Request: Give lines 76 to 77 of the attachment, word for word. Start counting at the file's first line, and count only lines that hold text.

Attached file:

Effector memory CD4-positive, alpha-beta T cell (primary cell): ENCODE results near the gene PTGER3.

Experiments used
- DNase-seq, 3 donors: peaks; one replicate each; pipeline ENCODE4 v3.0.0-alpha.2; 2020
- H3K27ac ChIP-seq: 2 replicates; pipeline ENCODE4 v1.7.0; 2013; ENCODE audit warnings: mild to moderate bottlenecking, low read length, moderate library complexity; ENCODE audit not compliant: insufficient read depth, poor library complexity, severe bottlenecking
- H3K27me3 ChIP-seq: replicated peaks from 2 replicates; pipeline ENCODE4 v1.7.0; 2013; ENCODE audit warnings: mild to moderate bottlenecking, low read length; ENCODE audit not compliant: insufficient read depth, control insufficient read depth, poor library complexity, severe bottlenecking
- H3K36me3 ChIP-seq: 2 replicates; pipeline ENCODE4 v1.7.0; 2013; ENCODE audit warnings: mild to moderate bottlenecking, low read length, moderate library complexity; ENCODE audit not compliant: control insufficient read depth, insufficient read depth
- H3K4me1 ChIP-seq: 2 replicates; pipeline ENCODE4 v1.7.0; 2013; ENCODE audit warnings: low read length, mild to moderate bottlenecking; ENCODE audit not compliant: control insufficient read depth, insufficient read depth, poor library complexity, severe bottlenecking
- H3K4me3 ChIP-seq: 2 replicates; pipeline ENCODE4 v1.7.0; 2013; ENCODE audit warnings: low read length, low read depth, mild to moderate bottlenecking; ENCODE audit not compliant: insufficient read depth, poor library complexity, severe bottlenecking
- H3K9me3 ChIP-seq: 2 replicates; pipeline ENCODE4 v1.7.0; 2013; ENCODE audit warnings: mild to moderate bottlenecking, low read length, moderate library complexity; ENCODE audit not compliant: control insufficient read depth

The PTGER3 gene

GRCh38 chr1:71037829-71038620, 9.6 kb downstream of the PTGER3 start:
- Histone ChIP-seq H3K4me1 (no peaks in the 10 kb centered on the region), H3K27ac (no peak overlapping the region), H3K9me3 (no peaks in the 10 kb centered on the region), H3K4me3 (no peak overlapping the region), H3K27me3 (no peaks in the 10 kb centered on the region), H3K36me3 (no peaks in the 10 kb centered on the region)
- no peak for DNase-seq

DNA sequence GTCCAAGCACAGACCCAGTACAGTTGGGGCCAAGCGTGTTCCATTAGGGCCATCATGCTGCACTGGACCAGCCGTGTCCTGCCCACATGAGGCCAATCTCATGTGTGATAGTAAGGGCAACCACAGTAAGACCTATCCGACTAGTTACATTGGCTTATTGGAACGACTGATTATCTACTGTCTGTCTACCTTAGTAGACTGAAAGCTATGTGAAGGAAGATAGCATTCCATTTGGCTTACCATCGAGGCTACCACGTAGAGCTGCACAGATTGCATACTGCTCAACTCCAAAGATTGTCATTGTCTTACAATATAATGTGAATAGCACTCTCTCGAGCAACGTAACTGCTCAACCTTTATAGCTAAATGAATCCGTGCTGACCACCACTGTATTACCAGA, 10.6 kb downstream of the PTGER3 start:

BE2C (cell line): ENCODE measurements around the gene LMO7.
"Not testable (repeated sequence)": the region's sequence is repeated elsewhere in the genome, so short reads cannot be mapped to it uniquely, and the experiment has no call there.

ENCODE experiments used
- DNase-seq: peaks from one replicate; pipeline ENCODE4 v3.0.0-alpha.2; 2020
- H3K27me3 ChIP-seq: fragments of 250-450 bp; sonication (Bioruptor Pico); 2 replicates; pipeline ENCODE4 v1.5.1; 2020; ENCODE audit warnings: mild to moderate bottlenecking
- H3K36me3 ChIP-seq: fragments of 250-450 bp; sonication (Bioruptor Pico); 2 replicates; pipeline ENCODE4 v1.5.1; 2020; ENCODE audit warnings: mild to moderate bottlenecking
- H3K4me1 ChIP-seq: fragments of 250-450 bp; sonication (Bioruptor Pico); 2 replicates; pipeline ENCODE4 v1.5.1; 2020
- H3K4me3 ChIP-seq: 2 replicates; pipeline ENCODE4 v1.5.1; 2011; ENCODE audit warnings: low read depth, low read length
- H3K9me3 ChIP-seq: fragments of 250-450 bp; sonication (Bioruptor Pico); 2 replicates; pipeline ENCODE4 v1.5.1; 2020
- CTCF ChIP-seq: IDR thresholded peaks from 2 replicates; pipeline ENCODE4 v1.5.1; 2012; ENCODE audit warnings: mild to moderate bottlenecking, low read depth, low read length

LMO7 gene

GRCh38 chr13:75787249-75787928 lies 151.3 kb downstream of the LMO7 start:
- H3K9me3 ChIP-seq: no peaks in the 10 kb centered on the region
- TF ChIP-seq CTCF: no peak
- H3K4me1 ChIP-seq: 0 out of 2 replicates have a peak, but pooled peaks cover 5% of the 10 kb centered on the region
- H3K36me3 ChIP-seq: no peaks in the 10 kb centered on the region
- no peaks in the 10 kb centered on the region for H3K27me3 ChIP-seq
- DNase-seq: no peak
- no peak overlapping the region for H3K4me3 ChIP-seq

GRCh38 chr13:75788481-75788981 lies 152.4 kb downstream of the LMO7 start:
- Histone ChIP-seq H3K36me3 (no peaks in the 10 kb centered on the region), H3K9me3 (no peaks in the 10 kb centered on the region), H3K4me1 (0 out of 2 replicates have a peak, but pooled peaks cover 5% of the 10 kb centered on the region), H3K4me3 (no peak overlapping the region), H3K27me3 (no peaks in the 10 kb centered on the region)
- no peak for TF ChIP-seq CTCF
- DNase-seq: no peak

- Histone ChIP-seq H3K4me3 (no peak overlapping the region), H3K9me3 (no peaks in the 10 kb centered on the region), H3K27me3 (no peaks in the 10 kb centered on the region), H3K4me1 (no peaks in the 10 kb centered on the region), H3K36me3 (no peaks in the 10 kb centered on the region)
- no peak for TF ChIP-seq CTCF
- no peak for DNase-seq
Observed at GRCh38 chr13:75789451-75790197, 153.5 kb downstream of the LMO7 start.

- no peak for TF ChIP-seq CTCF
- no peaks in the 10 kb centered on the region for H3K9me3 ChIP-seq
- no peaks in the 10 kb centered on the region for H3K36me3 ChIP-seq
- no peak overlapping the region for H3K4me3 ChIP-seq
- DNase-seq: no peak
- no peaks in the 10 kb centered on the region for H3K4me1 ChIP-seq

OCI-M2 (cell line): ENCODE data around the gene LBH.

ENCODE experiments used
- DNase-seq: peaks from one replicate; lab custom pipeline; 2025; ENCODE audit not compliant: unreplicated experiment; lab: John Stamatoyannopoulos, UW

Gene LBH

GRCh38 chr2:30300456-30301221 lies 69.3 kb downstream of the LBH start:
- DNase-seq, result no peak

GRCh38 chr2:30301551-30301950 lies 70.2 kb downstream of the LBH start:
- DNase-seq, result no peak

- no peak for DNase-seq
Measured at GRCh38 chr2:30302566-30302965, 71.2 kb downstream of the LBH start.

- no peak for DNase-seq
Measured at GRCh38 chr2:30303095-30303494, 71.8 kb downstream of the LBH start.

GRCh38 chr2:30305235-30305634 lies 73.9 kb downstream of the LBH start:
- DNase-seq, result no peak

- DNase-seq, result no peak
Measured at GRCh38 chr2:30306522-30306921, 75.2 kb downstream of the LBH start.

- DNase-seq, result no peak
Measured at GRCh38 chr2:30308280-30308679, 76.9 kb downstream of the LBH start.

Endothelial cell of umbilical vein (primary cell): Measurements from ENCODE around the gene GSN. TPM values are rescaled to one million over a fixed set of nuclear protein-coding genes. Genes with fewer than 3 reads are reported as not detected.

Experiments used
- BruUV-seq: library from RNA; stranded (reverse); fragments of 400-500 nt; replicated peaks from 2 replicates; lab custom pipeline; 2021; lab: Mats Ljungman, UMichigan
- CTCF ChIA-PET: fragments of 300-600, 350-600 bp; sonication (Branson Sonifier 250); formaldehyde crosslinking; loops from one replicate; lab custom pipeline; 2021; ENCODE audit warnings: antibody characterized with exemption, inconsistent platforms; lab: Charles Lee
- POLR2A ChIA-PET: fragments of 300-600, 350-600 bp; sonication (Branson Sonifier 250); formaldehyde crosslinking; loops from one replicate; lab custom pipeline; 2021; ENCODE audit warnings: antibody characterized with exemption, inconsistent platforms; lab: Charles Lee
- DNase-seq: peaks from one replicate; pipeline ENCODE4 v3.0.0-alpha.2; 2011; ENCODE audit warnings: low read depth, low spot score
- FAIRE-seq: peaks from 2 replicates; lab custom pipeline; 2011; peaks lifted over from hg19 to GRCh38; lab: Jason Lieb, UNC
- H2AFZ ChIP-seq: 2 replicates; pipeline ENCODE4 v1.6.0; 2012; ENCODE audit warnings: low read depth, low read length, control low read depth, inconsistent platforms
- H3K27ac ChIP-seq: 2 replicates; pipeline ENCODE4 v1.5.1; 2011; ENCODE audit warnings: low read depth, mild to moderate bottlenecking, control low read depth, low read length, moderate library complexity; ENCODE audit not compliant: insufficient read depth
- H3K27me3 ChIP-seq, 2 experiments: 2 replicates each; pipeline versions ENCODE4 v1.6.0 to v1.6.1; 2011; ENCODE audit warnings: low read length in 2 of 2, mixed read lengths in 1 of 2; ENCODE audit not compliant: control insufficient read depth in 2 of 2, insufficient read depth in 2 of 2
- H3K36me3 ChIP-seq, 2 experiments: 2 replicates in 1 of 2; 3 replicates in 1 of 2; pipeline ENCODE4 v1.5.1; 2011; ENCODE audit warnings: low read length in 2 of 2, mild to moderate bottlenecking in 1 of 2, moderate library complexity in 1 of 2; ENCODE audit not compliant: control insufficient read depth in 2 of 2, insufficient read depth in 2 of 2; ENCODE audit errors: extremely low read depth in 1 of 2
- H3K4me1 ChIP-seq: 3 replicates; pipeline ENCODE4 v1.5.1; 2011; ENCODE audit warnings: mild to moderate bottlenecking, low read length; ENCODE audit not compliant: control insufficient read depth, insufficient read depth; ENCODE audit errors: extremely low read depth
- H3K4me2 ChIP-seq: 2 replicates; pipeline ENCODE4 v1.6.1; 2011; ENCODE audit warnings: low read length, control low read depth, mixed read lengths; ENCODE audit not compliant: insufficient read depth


- H3K36me3 ChIP-seq, 2 experiments: 2 replicates in 1 of 2; 3 replicates in 1 of 2; pipeline ENCODE4 v1.5.1; 2011; ENCODE audit warnings: low read length in 2 of 2, mild to moderate bottlenecking in 1 of 2, moderate library complexity in 1 of 2; ENCODE audit not compliant: control insufficient read depth in 2 of 2, insufficient read depth in 2 of 2; ENCODE audit errors: extremely low read depth in 1 of 2
- H3K4me1 ChIP-seq: 3 replicates; pipeline ENCODE4 v1.5.1; 2011; ENCODE audit warnings: mild to moderate bottlenecking, low read length; ENCODE audit not compliant: control insufficient read depth, insufficient read depth; ENCODE audit errors: extremely low read depth